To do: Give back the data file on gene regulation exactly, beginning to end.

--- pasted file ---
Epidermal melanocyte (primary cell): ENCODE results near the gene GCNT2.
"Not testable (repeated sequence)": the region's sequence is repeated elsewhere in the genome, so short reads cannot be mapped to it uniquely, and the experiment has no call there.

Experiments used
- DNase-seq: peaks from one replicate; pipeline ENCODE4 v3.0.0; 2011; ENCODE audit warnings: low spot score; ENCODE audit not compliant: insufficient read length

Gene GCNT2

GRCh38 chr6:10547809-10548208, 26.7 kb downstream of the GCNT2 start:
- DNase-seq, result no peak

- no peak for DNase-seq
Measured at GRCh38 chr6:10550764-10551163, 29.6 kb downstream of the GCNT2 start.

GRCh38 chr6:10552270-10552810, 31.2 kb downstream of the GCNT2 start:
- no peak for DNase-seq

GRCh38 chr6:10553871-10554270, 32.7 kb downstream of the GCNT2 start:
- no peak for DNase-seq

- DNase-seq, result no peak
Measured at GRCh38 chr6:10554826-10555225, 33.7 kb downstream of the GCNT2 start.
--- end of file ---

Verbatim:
Epidermal melanocyte (primary cell): ENCODE results near the gene GCNT2.
"Not testable (repeated sequence)": the region's sequence is repeated elsewhere in the genome, so short reads cannot be mapped to it uniquely, and the experiment has no call there.

Experiments used
- DNase-seq: peaks from one replicate; pipeline ENCODE4 v3.0.0; 2011; ENCODE audit warnings: low spot score; ENCODE audit not compliant: insufficient read length

Gene GCNT2

GRCh38 chr6:10547809-10548208, 26.7 kb downstream of the GCNT2 start:
- DNase-seq, result no peak

- no peak for DNase-seq
Measured at GRCh38 chr6:10550764-10551163, 29.6 kb downstream of the GCNT2 start.

GRCh38 chr6:10552270-10552810, 31.2 kb downstream of the GCNT2 start:
- no peak for DNase-seq

GRCh38 chr6:10553871-10554270, 32.7 kb downstream of the GCNT2 start:
- no peak for DNase-seq

- DNase-seq, result no peak
Measured at GRCh38 chr6:10554826-10555225, 33.7 kb downstream of the GCNT2 start.